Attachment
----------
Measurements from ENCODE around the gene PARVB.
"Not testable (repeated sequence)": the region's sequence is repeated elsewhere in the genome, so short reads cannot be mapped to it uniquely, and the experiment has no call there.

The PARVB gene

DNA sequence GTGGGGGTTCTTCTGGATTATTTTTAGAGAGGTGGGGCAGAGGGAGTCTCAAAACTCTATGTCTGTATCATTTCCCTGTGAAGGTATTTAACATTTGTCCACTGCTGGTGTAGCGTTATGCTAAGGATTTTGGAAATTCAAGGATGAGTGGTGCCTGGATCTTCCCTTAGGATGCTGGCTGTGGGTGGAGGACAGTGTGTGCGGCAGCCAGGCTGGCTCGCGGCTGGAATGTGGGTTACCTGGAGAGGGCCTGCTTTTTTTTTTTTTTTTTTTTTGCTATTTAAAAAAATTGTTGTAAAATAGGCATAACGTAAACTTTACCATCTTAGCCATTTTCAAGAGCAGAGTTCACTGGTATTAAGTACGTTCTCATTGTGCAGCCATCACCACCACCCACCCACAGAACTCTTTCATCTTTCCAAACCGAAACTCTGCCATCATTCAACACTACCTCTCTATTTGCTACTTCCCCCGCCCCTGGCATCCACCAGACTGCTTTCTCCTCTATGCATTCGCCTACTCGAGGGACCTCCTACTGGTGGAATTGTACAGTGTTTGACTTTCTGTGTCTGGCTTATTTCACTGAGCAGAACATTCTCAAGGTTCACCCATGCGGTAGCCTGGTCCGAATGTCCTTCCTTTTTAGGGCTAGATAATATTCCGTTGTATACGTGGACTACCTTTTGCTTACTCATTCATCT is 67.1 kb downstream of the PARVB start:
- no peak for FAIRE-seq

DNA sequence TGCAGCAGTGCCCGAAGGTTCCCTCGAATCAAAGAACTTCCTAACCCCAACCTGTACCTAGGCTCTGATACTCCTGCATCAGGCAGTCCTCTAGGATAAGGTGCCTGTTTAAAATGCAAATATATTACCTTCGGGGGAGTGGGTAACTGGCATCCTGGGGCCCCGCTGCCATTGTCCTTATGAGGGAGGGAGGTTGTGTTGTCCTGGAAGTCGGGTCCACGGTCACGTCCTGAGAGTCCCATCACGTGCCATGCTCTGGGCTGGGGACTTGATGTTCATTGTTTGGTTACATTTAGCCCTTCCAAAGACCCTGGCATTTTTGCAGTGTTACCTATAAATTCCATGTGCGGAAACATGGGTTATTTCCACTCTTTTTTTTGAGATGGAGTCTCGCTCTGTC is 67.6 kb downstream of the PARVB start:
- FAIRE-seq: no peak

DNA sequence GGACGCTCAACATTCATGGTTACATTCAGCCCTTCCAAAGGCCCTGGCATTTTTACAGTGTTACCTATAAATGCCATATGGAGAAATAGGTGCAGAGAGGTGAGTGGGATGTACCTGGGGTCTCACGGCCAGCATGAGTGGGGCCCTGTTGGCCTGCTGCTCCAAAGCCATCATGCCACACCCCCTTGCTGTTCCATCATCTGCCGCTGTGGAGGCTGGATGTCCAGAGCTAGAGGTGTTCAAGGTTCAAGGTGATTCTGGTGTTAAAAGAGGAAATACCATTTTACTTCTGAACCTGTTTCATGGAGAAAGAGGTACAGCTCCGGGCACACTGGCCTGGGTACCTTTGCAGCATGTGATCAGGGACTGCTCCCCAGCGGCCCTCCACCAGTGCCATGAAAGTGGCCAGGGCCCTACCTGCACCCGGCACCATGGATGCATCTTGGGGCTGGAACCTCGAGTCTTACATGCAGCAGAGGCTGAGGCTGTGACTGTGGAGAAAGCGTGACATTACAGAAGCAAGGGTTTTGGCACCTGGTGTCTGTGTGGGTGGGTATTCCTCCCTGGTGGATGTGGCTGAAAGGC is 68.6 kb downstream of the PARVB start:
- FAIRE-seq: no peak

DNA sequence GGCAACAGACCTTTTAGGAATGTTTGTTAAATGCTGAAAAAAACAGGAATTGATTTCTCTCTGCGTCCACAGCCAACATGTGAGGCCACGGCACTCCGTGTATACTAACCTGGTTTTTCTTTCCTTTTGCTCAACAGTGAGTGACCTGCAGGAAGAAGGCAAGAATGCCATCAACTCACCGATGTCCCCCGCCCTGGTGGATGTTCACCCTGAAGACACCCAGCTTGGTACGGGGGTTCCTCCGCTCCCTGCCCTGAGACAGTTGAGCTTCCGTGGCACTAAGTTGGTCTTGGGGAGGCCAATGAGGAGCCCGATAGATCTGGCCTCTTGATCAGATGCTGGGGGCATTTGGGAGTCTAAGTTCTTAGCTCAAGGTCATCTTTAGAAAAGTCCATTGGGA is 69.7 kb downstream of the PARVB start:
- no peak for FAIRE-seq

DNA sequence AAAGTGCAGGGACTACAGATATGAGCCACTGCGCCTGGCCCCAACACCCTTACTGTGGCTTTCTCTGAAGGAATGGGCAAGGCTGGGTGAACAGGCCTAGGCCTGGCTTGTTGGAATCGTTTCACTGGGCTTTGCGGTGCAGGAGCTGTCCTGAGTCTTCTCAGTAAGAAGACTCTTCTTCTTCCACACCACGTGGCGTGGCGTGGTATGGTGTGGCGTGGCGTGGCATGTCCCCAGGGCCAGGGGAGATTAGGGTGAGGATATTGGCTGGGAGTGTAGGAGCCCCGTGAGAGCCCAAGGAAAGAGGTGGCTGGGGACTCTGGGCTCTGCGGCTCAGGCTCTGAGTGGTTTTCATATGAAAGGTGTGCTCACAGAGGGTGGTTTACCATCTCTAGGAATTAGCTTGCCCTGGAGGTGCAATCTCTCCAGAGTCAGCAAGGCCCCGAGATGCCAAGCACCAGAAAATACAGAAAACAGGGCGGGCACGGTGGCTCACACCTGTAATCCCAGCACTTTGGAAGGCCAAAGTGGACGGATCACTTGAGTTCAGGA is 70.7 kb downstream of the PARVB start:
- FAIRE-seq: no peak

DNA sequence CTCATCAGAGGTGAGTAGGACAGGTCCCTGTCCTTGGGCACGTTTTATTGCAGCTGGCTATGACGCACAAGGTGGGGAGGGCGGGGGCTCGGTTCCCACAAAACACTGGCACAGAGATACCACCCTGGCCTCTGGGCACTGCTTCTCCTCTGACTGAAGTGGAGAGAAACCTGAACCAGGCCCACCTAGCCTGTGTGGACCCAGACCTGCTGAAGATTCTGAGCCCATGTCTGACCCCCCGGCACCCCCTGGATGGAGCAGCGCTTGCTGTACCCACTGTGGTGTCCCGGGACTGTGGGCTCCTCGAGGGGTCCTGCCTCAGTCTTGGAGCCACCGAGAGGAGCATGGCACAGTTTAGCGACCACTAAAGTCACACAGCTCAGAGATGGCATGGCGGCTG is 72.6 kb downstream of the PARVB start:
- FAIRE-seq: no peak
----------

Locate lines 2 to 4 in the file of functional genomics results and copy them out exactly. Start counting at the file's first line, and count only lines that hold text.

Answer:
"Not testable (repeated sequence)": the region's sequence is repeated elsewhere in the genome, so short reads cannot be mapped to it uniquely, and the experiment has no call there.

The PARVB gene

DNA sequence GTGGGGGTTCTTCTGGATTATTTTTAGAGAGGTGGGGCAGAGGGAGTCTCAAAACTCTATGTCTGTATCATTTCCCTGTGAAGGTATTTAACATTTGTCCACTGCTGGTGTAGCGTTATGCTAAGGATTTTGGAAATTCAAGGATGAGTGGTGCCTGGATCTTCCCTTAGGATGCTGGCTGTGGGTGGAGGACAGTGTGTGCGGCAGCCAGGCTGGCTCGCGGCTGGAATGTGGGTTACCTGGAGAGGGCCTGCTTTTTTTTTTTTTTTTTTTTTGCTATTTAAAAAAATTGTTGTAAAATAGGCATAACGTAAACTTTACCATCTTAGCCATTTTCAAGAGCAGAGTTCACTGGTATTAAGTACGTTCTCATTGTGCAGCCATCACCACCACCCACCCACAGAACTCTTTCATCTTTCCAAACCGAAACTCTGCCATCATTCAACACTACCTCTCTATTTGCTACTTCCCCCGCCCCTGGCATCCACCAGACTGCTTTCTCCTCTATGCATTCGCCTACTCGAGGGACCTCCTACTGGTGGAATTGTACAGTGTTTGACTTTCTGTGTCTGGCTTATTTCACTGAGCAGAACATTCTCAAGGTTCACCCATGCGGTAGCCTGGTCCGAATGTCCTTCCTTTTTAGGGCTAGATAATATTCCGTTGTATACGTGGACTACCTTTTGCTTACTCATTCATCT is 67.1 kb downstream of the PARVB start: